“THE CELLIST”— Musicianship, Wit and Humanity

“THE CELLIST”

Musicianship, Wit and Humanity

Amos Lassen

Gregor Piatigorsky was one of the 20th century’s premier classical musicians, a beloved teacher, and larger-than-life personality. Filmmakers Murray Grigor and Hamid Shams’s documentary, “The Cellist,” introduces him to us.

In 2015, with the blessing of the cellist’s family, Grigor and Shams began examining the Piatigorsky Archives at the Colburn School of Music . They also researched family materials, Piatigorsky’s autobiography and biographies by Terry King and Margaret Bartley. The filmmakers went on a journey from Los Angeles and New York to Moscow and beyond. As they traveled, they interviewed 30 people including YoYo Ma and Zubin Mehta, a who’s who of former students and the Bolshoi Orchestra’s first-chair cellist. Piatigorsky’s story is based on what was learned from all these stories.

The documentary incorporates footage that spans the musician’s life and times (everything from performances to home movies), photographs, annotated music sheets, and some re-enactments. Grigor and Shams show us the vibrancy of Piatigorsky’s life and adventures. The musical soundtrack consists of primarily recordings of Piatigorsky performances.

What we see is a picture of a man of wit, compassion, and deep musicality. Piatigorsky was born in the Ukraine in 1903 and his life spanned some of the 20th century’s most harrowing moments—Czar Nicholas’s pogroms, the Russian Revolution, and two World Wars. His remarkable talent and character enabled him to transcend the challenges of his times. He already showed musical proficiency at the age of 7, by 15 he was first chair in the Bolshoi Orchestra. He escaped the Soviet Union in the 1920s and launched an international career. He was known for his virtuoso technique and soulful interpretations of a broad range of the classical repertoire. Piatigorsky played in renowned orchestras across Europe and North America. He toured and recorded in chamber groups with other celebrated performers, including Arthur Rubenstein and Jascha Heifetz. A number of composers wrote works for him including Sergei Prokofiev, Mario Castelnuovo-Tedesco, and Igor Stravinsky.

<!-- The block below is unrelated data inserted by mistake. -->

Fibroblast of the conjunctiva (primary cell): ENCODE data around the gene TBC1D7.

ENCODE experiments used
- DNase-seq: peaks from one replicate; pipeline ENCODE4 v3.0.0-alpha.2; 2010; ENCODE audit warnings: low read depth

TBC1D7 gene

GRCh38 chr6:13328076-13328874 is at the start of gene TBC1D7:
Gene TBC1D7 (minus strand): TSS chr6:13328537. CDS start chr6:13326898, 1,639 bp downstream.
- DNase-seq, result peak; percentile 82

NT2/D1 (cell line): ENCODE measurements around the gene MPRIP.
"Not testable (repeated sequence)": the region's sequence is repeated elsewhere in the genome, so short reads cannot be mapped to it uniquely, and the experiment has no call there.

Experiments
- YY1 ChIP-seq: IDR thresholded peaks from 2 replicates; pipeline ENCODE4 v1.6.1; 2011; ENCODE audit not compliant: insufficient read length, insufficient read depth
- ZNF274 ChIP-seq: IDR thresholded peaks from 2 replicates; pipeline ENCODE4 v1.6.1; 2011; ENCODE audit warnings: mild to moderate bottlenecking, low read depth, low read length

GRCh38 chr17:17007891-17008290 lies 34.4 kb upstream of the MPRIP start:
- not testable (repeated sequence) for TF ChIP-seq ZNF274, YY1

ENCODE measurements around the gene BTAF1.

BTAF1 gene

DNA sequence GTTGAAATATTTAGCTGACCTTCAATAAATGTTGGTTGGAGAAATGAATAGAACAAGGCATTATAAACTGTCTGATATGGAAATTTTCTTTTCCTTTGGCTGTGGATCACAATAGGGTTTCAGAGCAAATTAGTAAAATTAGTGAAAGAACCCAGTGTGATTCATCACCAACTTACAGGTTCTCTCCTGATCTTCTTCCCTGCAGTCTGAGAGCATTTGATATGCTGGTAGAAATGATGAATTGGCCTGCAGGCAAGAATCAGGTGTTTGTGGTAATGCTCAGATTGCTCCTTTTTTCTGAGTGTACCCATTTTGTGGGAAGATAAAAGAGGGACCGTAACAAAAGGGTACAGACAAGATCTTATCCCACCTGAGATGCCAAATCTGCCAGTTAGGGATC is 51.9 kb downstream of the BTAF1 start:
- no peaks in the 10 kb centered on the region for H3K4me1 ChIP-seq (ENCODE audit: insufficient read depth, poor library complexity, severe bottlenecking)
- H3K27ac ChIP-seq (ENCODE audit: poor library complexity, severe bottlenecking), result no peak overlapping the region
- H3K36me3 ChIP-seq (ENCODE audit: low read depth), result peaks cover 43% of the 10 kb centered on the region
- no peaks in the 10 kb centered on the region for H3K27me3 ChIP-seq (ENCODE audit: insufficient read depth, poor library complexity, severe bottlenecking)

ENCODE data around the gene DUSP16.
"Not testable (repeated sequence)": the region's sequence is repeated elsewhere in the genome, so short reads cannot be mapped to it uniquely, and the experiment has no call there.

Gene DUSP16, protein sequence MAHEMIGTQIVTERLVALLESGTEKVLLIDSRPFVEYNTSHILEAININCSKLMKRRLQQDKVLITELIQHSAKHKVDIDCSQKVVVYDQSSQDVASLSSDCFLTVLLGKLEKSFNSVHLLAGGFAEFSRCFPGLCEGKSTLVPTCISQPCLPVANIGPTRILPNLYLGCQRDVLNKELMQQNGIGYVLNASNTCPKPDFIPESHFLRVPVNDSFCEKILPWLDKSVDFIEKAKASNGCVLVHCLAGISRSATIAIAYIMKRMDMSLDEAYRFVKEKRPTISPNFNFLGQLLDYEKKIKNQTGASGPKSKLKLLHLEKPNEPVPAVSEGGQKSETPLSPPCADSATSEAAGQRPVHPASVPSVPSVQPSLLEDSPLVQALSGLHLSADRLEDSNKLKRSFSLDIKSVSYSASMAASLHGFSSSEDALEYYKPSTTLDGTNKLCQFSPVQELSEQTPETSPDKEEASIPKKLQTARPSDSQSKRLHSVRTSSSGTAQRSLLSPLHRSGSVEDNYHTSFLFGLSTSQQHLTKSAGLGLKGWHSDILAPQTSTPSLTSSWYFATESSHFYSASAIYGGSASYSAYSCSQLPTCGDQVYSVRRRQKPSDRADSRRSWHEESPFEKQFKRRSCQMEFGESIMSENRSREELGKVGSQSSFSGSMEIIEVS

Piatigorsky was totally dedicated to “popularizing the cello” and this meant  developing audience appreciation for the cello as a solo instrument. In later life, he devoted himself to imparting his love for the cello to new generations of young musicians. His students went on to teach at leading conservatories and universities and to perform as principal cellists in orchestras throughout the world. Piatigorsky left a legacy as a devoted and generous teacher and mentor. Grigor and Shams provide a vivid impression of a man who loved people as much as he loved music.

Much of the research that went into the making “The Cellist” was guided by Piatigorsky protégé Terry King, whose “Gregor Piatigorsky: The Life and Career of the Virtuoso Cellist” is the definitive biography and best guide to how Piatigorsky made music.